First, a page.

By default, remote control hobby servos are tasked to hold a particular rotational angle specified by its given control signal. However, a common modification is to turn them into “continuous rotation servo” where the control signal commands the motor forward or backwards without regard for position. This is useful for tasks like driving a little rover’s wheels.
Performing this modification is done by disconnecting the potentiometer from the output shaft, and replace it with resistors that will result in an unchanging resistance value. Such a servo will think the control shaft is always at center. So when given the command to move to a position off center, its control circuit will fruitlessly spin the motor trying to get to a position it will never reach, giving us our forward/back motor control.
Studying a few micro servos batches sold by different vendors, I’ve established there’s a fair amount of variety among generic micro servos. So these pictures will probably not exactly match whatever might be on hand for your project, but the general concepts should still hold.
This conversion starts with a standard servo with two resistors. The precise value isn’t very important, but they do need to be at least a few hundred ohms (so very little current flows through them) and they need to be as close to identical to each other as practical. I used two 1 kΩ resistors.
In reality, the two resistances will not be equal, and servos at this price range wouldn’t be very precise about voltage measurement anyway. So this conversion method should only be used when we have means to adjust throttle trim (a.k.a. defining the center point) in the control system. If our control system doesn’t have such adjustments, then the potentiometer needs to be preserved to allow physical adjustment. In the case of this project, I have software adjustment, so I could proceed.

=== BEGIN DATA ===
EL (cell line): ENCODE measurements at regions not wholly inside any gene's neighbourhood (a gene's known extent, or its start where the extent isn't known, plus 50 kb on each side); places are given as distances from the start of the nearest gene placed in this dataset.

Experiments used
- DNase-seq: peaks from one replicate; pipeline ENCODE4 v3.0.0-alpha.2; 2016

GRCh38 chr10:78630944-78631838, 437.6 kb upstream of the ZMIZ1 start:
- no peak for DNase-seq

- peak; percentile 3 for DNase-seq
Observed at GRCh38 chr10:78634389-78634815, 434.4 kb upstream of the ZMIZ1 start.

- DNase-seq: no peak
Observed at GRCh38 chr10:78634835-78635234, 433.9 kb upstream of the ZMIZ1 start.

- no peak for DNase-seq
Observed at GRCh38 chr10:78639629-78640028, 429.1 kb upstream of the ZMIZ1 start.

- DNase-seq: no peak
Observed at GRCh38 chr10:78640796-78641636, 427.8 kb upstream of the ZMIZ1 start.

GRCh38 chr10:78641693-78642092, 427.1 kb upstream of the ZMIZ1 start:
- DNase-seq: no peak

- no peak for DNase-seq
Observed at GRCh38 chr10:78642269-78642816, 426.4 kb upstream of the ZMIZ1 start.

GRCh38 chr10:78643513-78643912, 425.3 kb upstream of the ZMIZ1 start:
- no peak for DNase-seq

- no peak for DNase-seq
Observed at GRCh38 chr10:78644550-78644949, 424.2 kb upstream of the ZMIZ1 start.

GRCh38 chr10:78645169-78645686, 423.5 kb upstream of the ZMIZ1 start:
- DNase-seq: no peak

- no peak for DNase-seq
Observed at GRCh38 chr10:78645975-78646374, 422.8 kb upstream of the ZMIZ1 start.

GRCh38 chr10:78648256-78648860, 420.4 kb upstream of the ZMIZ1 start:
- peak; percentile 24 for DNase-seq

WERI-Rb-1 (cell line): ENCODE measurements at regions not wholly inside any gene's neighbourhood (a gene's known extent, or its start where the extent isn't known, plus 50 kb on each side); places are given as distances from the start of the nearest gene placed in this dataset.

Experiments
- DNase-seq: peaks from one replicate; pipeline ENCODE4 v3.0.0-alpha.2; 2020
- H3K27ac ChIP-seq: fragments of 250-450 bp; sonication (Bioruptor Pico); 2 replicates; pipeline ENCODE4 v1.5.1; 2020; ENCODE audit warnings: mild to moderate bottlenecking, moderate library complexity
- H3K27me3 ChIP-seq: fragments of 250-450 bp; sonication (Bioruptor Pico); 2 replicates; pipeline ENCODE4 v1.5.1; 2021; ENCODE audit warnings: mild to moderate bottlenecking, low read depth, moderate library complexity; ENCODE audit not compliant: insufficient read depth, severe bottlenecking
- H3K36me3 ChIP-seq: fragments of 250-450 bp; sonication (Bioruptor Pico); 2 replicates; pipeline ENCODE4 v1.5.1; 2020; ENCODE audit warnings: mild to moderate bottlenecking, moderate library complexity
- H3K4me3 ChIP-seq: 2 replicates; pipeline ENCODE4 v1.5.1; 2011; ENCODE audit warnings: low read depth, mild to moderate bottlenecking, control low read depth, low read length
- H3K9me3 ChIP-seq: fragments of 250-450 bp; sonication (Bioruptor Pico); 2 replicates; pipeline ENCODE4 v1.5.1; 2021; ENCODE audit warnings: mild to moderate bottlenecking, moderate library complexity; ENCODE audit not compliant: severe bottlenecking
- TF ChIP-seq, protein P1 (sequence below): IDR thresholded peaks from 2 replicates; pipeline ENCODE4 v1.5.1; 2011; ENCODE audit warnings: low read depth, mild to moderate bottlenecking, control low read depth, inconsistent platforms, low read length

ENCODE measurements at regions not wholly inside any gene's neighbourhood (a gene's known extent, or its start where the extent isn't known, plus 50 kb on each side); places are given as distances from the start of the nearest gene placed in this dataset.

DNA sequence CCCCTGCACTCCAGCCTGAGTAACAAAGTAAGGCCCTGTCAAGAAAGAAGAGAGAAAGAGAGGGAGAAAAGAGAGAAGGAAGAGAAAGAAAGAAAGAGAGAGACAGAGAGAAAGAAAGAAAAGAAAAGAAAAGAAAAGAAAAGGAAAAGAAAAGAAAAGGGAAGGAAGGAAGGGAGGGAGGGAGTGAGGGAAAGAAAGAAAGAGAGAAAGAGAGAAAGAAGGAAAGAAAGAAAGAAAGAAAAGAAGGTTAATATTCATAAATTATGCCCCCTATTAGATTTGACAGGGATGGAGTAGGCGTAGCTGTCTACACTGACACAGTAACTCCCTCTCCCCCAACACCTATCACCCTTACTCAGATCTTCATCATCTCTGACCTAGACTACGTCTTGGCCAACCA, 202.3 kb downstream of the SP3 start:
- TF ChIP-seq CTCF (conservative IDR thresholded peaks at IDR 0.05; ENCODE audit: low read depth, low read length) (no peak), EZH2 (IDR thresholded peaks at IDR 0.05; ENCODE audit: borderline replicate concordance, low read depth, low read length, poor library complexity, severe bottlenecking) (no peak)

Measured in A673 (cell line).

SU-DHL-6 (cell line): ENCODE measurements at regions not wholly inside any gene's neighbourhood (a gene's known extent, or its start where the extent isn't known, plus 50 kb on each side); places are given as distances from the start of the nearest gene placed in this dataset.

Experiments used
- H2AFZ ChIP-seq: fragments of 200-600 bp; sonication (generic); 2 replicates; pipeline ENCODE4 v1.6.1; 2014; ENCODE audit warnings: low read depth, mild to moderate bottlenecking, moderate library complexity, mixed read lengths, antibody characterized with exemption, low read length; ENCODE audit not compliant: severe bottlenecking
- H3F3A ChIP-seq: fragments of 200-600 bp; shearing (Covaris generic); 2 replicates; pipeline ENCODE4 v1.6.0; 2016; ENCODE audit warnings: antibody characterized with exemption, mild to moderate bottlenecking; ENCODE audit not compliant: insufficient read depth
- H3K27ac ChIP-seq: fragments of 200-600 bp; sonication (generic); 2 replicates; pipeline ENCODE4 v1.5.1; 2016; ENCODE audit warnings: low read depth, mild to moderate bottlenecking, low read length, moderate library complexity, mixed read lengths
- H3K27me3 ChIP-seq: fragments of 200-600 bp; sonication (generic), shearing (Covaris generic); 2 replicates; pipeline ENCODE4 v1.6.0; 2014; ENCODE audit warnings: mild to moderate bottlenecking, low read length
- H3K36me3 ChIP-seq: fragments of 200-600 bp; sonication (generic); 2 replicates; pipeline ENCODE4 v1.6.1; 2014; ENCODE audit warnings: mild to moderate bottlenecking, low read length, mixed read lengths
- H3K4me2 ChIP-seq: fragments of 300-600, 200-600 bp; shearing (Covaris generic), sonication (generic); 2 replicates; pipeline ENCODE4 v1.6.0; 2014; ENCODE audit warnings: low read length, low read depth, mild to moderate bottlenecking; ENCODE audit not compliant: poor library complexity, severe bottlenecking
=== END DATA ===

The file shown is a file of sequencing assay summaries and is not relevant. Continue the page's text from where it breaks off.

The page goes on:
Hopefully your micro servos are not glued shut and can be opened up by removing a few screws. In this particular type, removing two screws allow access to both the gearbox and control electronics.
Even though MG90S micro servos are commonly called metal gear servos, I’ve found that some of them don’t actually have all metal gears. They might have metal gear only on the final output shaft or maybe one or two intermediate stages behind that. This particular one is actually all metal, but of course there’s no guarantee on how strong the metal might be. What’s important right now is whether the final output gear has something that prevents continuous rotation. Not all of these servos have one. But if present, it needs to be removed. Hold that output gear securely…
And remove the stop.
Now the servo is mechanically able to rotate continuously, and we can proceed to electronics modification to the position-sensing potentiometer.
Hold the control circuit board securely.
Unsolder the three legs of the potentiometer.
Use the two resistors to build a voltage divider that evenly divides the voltage across either side into an average value on the center pin. This is what the potentiometer used to do at its center position, and now it will read as that position forever.
Reassembling all parts completes the conversion. We are left with a extraneous piece of mechanical stop, and a potentiometer that is no longer used to sense position. Now this motor can be controlled like a small gearmotor assembly with built-in H-bridge, perfect for mounting inside a micro rover wheel steering knuckle.